[dpdk-dev] Running DPDK as an unprivileged user
jianfeng.tan at intel.com
Wed Jan 4 12:39:18 CET 2017
On 12/30/2016 4:41 AM, Walker, Benjamin wrote:
> Hi all,
> I've been digging in to what it would take to run DPDK as an
> unprivileged user and I have some findings that I thought
> were worthy of discussion. The assumptions here are that I'm
> using a very recent Linux kernel (4.8.15 to be specific) and
> I'm using vfio with my IOMMU enabled. I'm only interested in
> making it possible to run as an unprivileged user in this
> type of environment.
> There are a few key things that DPDK needs to do in order to
> run as an unprivileged user:
> 1) Allocate hugepages
> 2) Map device resources
> 3) Map hugepage virtual addresses to DMA addresses.
> For #1 and #2, DPDK works just fine today. You simply chown
> the relevant resources in sysfs to the desired user and
> everything is happy.
> The problem is #3. This currently relies on looking up the
> mappings in /proc/self/pagemap, but the ability to get
> physical addresses in /proc/self/pagemap as an unprivileged
> user was removed from the kernel in the 4.x timeframe due to
> the Rowhammer vulnerability. At this time, it is not
> possible to run DPDK as an unprivileged user on a 4.x Linux
> There is a way to make this work though, which I'll outline
> now. Unfortunately, I think it is going to require some very
> significant changes to the initialization flow in the EAL.
> One bit of of background before I go into how to fix this -
> there are three types of memory addresses - virtual
> addresses, physical addresses, and DMA addresses. Sometimes
> DMA addresses are called bus addresses or I/O addresses, but
> I'll call them DMA addresses because I think that's the
> clearest name. In a system without an IOMMU, DMA addresses
> and physical addresses are equivalent, but in a system with
> an IOMMU any arbitrary DMA address can be chosen by the user
> to map to a given physical address. For security reasons
> (rowhammer), it is no longer considered safe to expose
> physical addresses to userspace, but it is perfectly fine to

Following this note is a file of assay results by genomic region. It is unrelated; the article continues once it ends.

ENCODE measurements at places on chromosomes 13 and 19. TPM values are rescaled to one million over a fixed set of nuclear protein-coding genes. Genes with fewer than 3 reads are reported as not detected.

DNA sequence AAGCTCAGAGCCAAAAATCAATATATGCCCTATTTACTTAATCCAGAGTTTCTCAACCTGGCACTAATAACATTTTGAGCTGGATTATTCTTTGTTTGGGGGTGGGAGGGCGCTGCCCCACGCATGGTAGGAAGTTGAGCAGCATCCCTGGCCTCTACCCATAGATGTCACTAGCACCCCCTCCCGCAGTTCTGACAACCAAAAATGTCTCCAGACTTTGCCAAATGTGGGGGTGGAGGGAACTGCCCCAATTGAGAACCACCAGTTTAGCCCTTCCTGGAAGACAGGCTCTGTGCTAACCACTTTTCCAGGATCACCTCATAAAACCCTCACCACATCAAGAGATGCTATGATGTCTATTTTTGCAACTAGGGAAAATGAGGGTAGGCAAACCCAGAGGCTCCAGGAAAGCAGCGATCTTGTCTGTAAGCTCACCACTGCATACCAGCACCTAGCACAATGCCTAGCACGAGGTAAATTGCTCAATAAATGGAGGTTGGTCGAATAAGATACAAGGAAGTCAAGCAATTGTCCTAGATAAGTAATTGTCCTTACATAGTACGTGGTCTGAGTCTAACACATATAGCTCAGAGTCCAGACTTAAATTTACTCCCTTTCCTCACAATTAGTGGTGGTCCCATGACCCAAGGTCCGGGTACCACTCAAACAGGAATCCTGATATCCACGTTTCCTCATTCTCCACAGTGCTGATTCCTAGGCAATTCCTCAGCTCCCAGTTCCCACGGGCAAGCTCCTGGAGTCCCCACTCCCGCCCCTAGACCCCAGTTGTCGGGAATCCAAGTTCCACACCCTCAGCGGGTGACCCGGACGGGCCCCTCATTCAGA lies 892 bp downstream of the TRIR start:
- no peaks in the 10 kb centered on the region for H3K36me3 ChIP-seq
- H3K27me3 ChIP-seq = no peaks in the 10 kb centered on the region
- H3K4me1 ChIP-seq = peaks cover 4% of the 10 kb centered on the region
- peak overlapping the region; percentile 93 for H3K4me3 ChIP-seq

> expose DMA addresses when an IOMMU is present.
> DPDK today begins by allocating all of the required
> hugepages, then finds all of the physical addresses for
> those hugepages using /proc/self/pagemap, sorts the
> hugepages by physical address, then remaps the pages to
> contiguous virtual addresses. Later on and if vfio is
> enabled, it asks vfio to pin the hugepages and to set their
> DMA addresses in the IOMMU to be the physical addresses
> discovered earlier. Of course, running as an unprivileged
> user means all of the physical addresses in
> /proc/self/pagemap are just 0, so this doesn't end up
> working. Further, there is no real reason to choose the
> physical address as the DMA address in the IOMMU - it would
> be better to just count up starting at 0.
Why not just using virtual address as the DMA address in this case to
avoid maintaining another kind of addresses?
> Also, because the
> pages are pinned after the virtual to physical mapping is
> looked up, there is a window where a page could be moved.
> Hugepage mappings can be moved on more recent kernels (at
> least 4.x), and the reliability of hugepages having static
> mappings decreases with every kernel release.
Do you mean kernel might take back a physical page after mapping it to a
virtual page (maybe copy the data to another physical page)? Could you
please show some links or kernel commits?
> Note that this
> probably means that using uio on recent kernels is subtly
> broken and cannot be supported going forward because there
> is no uio mechanism to pin the memory.
> The first open question I have is whether DPDK should allow
> uio at all on recent (4.x) kernels. My current understanding
> is that there is no way to pin memory and hugepages can now
> be moved around, so uio would be unsafe. What does the
> community think here?
> My second question is whether the user should be allowed to
> mix uio and vfio usage simultaneously. For vfio, the
> physical addresses are really DMA addresses and are best
> when arbitrarily chosen to appear sequential relative to
> their virtual addresses.
Why "sequential relative to their virtual addresses"? IOMMU table is for
DMA addr -> physical addr mapping. So we need to DMA addresses
"sequential relative to their physical addresses"? Based on your above
analysis on how hugepages are initialized, virtual addresses is a good
candidate for DMA address?
More information about the dev